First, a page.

Furthermore, p66Shc has been suggested to control vascular hyperglycaemic memory in diabetes [14], thereby representing one candidate modulator of the risk of complications.

In patients with diabetes, the expression of p66Shc is increased, as demonstrated in peripheral blood mononuclear cells (PBMCs) [15]. p66Shc upregulation in PBMC has also been shown in patients with acute coronary syndromes and stroke [16, 17]. Thus, the biological processes regulated by p66Shc in mice may also be active in humans.

To test this hypothesis in the setting of diabetes, we performed a longitudinal evaluation of patients having a baseline determination of p66Shc gene expression in PBMCs, who were followed-up to collect data on cardiovascular outcomes and progression of complications.

Methods

Study design

This was a pseudo-prospective study. Baseline data were recorded at time of p66Shc expression analysis, whereas follow-up data were collected retrospectively from August 2017 to baseline by accessing patients’ electronic files. The routine follow-up of patients at 6-month intervals and standardization of electronic chart records allowed simulating a prospective design.

Recruitment and characterization of patients

Patients were recruited at the Diabetes Outpatient Clinic of the University Hospital of Padova between 2011 and 2012. Inclusion criteria were: a diabetes diagnosis according to ADA criteria, age 18–80, both genders. Exclusion criteria were: acute disease or infection; recent (within 3 months) surgery, trauma or cardiovascular event at baseline; immune disorders or organ transplantation; cancer; advanced liver (cirrhosis) or kidney (uremia) disease; pregnancy or lactation; inability to provide informed consent.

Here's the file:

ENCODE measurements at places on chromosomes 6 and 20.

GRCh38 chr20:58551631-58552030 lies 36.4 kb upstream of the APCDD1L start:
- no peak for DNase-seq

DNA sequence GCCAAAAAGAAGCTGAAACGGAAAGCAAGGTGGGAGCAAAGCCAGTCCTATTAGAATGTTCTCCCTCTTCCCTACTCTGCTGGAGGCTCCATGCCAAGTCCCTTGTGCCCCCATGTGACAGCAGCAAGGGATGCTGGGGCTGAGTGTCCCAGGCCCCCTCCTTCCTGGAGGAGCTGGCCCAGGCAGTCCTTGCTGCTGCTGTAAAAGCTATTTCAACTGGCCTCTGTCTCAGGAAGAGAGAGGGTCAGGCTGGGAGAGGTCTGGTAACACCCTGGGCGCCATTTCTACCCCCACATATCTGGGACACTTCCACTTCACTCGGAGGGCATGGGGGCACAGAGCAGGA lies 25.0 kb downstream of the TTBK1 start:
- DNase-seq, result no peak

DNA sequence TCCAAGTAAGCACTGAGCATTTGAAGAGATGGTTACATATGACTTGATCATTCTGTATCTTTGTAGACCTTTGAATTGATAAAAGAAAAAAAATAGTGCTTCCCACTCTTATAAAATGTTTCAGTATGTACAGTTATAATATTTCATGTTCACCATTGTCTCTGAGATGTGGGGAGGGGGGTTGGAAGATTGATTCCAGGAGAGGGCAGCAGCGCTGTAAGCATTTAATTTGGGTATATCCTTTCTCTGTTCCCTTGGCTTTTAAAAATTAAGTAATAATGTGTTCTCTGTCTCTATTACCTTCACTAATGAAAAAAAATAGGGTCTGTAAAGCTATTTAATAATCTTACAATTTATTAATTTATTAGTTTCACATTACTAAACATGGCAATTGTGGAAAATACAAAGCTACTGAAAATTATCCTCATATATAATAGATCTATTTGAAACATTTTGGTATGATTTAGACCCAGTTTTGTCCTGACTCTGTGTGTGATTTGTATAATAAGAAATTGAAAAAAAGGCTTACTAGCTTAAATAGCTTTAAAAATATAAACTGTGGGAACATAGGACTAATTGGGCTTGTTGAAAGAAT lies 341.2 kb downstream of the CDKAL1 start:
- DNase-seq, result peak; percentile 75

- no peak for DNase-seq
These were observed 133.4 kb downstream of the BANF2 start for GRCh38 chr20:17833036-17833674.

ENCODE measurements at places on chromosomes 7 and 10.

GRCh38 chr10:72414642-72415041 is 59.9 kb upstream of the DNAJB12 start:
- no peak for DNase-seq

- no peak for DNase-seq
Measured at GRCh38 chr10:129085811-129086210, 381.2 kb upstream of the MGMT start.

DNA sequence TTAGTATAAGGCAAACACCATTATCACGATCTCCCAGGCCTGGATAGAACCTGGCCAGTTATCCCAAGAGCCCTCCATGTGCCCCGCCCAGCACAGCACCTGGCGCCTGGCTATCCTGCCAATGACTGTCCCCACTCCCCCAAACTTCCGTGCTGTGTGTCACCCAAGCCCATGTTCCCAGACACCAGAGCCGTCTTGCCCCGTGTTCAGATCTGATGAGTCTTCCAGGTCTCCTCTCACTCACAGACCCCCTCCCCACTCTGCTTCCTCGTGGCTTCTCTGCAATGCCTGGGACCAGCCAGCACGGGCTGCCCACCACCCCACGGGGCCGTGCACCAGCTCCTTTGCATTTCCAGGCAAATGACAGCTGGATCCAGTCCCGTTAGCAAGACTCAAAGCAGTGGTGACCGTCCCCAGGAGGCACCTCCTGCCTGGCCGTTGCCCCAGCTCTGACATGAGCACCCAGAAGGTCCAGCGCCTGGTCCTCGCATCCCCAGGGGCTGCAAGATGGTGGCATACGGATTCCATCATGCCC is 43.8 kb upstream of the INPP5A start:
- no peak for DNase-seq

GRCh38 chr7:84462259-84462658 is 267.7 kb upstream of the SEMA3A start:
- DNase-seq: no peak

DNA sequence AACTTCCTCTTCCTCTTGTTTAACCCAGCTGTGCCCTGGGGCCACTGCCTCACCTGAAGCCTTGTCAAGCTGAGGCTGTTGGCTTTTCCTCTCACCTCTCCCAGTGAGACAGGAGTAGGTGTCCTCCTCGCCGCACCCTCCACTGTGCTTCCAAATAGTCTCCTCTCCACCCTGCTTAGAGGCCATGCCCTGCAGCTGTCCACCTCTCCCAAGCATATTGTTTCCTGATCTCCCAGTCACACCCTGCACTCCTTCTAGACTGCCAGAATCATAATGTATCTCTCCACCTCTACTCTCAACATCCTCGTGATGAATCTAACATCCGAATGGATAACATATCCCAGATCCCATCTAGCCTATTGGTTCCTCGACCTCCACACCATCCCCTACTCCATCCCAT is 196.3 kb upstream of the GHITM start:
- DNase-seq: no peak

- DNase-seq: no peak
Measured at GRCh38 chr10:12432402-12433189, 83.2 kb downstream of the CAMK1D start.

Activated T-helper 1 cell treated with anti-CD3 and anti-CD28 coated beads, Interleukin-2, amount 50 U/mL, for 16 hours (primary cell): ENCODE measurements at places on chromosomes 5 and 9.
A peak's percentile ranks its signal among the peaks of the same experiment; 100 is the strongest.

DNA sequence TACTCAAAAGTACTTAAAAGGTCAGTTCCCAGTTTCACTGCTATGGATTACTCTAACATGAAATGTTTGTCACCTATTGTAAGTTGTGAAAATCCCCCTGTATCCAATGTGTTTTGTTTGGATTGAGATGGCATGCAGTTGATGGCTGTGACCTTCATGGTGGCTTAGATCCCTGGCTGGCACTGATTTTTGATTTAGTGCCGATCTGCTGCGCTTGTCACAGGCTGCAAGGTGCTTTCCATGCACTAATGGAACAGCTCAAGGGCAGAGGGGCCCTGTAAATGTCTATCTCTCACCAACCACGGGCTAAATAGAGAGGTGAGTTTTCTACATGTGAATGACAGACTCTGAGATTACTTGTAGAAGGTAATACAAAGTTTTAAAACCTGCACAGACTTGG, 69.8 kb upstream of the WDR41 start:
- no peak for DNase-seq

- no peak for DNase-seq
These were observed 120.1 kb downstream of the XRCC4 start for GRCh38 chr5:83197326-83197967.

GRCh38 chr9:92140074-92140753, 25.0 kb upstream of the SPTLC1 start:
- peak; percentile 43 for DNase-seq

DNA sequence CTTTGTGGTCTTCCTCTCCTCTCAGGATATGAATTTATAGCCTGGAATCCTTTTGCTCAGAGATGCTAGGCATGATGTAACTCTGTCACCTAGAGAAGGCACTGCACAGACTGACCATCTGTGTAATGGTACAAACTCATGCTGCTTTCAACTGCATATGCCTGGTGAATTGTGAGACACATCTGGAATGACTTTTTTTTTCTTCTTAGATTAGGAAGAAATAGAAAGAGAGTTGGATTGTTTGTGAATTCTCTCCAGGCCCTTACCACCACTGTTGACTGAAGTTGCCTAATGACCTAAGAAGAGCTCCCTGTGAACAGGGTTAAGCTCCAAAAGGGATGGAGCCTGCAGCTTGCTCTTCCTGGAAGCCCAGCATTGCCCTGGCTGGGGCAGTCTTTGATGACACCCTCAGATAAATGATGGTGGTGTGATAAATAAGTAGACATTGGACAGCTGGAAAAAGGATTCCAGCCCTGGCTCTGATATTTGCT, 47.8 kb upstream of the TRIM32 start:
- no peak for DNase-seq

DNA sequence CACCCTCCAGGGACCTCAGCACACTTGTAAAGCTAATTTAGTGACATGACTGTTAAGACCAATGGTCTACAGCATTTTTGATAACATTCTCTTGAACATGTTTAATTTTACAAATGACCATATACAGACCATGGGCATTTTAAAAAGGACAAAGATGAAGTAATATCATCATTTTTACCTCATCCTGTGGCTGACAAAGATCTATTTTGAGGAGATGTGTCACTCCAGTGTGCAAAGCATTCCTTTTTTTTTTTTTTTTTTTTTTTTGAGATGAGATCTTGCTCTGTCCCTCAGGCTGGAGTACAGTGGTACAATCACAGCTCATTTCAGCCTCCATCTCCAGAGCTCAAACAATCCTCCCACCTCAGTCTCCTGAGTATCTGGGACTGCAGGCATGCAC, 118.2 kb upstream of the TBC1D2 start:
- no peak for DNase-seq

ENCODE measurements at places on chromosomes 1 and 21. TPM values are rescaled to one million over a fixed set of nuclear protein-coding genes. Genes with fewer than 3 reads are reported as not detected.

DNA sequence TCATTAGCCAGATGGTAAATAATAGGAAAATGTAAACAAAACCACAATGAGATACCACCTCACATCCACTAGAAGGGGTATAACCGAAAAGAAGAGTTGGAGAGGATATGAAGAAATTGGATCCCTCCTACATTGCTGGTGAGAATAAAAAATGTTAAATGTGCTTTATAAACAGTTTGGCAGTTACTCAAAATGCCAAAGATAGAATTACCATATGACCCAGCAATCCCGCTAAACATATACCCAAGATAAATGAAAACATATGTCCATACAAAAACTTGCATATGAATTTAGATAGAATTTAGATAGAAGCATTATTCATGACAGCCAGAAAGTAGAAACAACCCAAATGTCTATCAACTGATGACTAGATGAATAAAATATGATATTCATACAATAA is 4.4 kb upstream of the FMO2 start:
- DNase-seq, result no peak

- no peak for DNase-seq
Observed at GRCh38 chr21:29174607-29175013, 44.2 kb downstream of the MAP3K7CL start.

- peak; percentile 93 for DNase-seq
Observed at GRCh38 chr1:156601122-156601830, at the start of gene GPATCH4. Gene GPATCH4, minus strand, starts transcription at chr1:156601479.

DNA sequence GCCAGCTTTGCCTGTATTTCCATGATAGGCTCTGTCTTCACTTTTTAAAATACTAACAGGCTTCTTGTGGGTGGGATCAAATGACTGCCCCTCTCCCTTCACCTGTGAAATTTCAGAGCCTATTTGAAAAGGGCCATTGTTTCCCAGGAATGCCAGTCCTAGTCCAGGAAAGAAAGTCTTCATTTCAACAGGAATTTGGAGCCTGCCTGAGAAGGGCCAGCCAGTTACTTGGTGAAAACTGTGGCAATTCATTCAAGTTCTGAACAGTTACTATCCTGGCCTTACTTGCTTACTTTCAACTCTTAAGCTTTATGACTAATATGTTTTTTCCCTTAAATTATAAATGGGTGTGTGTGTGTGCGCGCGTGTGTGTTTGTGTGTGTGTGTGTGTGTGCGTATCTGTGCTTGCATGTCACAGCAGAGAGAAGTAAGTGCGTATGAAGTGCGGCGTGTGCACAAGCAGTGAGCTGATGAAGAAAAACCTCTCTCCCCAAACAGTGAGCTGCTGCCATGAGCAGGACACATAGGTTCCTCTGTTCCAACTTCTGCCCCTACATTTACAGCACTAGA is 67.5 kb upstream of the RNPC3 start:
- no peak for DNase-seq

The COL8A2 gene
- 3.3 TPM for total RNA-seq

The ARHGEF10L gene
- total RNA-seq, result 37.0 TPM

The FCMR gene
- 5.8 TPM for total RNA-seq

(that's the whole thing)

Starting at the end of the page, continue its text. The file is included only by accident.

We collected the following baseline data for each patient: age, sex, BMI, diabetes duration, HbA1c, systolic and diastolic blood pressure, urinary albumin creatinine ratio (UACR), serum creatinine, lipid profile (total, LDL, and HDL cholesterol and triglycerides), and medications. The estimated glomerular filtration rate (eGFR) was calculated according to the CKD-EPI formula [18]. Hypertension was defined as a systolic blood pressure ≥ 140 mmHg or a diastolic blood pressure ≥ 90 mmHg, or the use of anti-hypertensive medications.

We recorded detailed information on diabetic complications, as follows. Retinopathy was defined on the basis of a digital funduscopic examination and scored remotely by an experienced ophthalmologist, according to the ETDR study [19]. Somatic neuropathy was defined in the presence of typical sensory or motor symptoms, confirmed by clinical examination (vibratory perception threshold and monofilament sensitivity) and eventual determination of neural conduction velocity. Autonomic neuropathy was screened annually using four routine cardiovascular autonomic function tests: deep breathing, lying-to-standing, Valsalva manoeuvre (Neurotester system) and orthostatic hypotension. Nephropathy was defined as either an albumin excretion rate of 30 mg/g creatinine or higher, or as an eGFR of 60 mL/min/1.73 mq or lower. Microangiopathy was defined as the presence of either retinopathy, neuropathy, or nephropathy or a combination thereof.